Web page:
The building didn’t have smoke detectors or electricity. Now this Utah property owner has been charged with manslaughter after a tenant was killed in a fire.

(Courtesy Provo Fire Department) The charred remains of a structure at 1455 S. State St. in Provo that burned Friday, June 1, 2018, killing a woman and two dogs. The fire's cause is still unknown.

The building wasn’t insured. The windows were boarded up. There were no smoke detectors. And the power had been cut off.

Still, the owner of a Provo apartment complex — who once called the place a “death trap” — rented out the property. And now he has been charged with the death of one of the tenants who was killed there by a fire in June.

Kelly Taylor Ellis, 65, faces a felony count of manslaughter, as well as a handful of misdemeanors including reckless endangerment and violation of safety regulations. Prosecutors say he also broke the law when converting the structure from a video store into housing without getting the proper licensing.

“He knew the building was unsafe,” said Provo Fire Battalion Chief Lynn Schofield at a Wednesday news conference broadcast by FOX13. “He had been denied insurance coverage.”

Additionally, the landlord, Homer Workman, 69, faces the same charges. He was aware of the issues, Schofield said, and continued to accept rent from the tenants.

Crews responded to a fire at the building, located at 1455 S. State St., early on the morning of June 1. Donna Clegg, 48, was found dead inside.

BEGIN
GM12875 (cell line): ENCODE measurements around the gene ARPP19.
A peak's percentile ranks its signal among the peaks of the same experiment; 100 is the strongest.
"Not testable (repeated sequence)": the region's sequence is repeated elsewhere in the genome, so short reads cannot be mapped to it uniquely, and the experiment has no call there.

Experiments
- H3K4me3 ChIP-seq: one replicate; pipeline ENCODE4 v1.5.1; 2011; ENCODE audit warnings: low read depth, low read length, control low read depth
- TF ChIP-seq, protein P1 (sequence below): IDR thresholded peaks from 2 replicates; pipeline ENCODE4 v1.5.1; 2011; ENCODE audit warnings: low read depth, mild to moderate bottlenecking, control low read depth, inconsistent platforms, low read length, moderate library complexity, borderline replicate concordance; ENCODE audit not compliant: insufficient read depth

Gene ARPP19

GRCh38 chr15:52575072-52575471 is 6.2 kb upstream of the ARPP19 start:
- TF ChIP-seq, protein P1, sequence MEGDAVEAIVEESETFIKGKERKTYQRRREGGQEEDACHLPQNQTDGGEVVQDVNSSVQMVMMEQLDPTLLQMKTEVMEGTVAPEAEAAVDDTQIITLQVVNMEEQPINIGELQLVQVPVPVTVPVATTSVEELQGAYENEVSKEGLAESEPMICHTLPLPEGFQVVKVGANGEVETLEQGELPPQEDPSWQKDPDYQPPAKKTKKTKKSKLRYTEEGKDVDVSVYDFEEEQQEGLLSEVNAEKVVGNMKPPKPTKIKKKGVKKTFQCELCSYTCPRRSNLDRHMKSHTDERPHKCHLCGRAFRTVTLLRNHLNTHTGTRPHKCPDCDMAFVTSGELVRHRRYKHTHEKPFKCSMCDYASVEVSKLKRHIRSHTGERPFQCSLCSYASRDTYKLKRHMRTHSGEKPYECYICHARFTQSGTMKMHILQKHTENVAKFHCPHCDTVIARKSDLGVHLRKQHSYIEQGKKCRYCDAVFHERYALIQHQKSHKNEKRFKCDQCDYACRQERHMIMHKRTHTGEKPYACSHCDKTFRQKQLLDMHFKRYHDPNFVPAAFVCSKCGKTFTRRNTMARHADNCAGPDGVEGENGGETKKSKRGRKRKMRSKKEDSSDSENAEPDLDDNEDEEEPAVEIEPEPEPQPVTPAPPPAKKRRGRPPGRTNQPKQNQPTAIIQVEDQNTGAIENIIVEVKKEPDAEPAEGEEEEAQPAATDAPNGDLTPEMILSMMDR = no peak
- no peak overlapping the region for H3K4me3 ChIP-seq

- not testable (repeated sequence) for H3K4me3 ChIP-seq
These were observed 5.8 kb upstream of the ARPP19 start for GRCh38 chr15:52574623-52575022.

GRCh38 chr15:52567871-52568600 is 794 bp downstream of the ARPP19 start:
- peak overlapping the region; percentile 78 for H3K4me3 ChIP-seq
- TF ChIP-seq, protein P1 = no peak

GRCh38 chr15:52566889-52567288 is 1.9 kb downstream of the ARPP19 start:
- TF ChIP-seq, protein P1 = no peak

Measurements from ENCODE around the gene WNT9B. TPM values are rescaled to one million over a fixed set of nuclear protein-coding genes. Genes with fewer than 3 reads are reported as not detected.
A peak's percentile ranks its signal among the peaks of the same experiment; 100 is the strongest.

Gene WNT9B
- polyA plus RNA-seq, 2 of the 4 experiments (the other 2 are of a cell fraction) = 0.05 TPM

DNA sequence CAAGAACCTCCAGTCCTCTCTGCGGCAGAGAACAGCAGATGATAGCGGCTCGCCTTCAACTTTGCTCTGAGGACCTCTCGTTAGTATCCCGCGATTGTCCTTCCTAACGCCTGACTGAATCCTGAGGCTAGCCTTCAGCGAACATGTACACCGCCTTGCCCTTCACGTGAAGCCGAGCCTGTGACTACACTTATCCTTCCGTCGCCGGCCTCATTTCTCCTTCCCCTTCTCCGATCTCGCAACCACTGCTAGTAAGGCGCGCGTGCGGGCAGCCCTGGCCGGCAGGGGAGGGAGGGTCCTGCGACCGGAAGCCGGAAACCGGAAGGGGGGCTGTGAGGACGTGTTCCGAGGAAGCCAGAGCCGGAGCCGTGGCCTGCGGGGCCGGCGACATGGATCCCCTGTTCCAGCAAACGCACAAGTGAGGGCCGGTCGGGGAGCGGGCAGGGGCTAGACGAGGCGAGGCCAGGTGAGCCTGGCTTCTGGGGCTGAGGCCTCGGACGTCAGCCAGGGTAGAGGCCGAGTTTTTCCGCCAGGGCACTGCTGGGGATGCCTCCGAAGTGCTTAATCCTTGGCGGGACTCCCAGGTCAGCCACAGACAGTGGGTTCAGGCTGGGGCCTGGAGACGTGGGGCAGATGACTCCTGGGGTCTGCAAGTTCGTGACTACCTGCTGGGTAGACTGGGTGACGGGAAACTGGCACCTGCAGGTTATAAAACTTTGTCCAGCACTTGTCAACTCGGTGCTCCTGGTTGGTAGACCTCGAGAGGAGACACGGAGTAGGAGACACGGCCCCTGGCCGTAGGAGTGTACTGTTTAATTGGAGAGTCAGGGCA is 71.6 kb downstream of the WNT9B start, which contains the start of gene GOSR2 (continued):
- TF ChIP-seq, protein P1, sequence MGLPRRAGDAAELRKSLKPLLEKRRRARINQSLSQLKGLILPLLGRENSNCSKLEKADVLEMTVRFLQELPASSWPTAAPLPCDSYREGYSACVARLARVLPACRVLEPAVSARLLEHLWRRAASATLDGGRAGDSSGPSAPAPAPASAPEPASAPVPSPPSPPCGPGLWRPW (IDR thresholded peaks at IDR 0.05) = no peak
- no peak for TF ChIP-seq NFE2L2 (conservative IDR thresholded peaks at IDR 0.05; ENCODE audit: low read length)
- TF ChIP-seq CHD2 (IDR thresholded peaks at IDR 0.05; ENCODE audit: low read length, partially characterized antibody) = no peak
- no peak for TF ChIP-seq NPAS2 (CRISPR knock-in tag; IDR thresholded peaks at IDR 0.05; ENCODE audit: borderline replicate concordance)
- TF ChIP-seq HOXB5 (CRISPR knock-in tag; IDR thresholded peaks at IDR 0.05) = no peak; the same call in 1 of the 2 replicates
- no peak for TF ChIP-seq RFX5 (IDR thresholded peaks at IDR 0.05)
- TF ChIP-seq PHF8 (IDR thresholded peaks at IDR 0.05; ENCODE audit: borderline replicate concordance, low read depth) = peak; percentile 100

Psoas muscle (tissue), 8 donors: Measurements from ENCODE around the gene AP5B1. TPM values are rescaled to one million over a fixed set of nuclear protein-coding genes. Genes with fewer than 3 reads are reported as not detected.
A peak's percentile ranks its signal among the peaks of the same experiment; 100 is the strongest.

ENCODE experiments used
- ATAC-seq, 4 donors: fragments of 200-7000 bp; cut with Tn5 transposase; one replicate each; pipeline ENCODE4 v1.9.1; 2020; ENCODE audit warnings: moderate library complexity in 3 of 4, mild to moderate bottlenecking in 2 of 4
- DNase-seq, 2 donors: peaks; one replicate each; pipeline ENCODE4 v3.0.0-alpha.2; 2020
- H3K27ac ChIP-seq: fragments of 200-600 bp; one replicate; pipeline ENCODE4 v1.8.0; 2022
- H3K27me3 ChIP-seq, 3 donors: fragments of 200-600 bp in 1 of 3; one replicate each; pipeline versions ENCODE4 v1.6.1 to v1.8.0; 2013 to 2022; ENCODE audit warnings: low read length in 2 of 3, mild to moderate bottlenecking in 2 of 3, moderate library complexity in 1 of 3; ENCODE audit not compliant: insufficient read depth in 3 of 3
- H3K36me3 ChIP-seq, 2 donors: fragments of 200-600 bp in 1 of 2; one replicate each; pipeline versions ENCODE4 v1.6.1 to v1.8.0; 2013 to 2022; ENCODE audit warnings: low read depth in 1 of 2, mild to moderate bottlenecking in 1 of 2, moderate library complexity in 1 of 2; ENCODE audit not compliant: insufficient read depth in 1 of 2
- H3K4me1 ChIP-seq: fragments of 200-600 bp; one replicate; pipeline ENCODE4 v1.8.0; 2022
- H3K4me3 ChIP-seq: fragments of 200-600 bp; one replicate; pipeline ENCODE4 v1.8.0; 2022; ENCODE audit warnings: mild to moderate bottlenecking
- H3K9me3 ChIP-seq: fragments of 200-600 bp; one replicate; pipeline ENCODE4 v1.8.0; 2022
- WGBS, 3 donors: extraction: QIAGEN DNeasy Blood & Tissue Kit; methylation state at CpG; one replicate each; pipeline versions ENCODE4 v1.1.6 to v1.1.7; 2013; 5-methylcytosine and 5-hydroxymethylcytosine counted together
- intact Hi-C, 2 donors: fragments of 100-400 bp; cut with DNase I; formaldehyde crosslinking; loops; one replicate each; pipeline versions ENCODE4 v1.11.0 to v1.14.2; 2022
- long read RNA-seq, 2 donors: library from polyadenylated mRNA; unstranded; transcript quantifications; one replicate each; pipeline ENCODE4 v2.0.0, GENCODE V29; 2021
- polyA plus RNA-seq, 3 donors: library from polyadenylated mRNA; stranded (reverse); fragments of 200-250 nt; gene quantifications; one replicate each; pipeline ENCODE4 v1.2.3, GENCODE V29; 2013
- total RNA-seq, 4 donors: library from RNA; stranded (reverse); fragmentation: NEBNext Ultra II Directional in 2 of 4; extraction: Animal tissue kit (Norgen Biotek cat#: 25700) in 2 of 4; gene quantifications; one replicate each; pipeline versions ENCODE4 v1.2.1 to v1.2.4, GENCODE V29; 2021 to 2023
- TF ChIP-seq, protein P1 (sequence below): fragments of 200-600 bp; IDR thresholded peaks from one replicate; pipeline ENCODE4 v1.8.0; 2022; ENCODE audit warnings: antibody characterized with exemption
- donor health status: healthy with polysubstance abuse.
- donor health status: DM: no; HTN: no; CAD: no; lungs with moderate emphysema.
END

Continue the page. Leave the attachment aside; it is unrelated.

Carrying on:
She was living in the home with her ex-husband, who managed to escape. But Clegg was trapped inside. The door into her room opened only about 10 to 12 inches, Schofield said, and she couldn’t get out through the windows, which were boarded up.

Clegg and her ex-husband had been using candles to light the apartment after Workman had the electricity shut off three days earlier. Fire crews believe either those or a cigarette butt started the blaze.

Workman had told city employees that he wanted to cut power because he had squatters on the property, according to a probable cause statement. They told him he had to fill out paperwork in order to evict them. He never did.

The city said it had been working with Ellis and Workman since 2012 to address the space “to bring the property up to standard” and granted them a conditional permit. “But the improvements were never made,” the charging documents state. Workman, who had been living there, moved out and leased it to Clegg with Ellis’ approval.

Both knew there were no smoke alarms and were “aware that the building was too high a risk to be insured.” Ellis, officers say, had previously called the place a “tinderbox” and a “death trap,” but it’s unclear when he said that or to whom, according to the probable cause statement. A prior building he owned, according to the statement, burned down two years earlier; it also was not insured.

Ellis could not immediately be reached for a response Wednesday night. Workman declined to comment. In an unusual move this early in a case, prosecutors have offered an alternative charge of negligent homicide, a class A misdemeanor, in place of manslaughter, a second-degree felony.

Karleen Holland, representing Clegg’s daughters, said the family “hopes these charges will bring answers and hope for closure.”

“Donna was a loving mother, grandmother, sister and friend,” Holland said. “She will be missed by many.”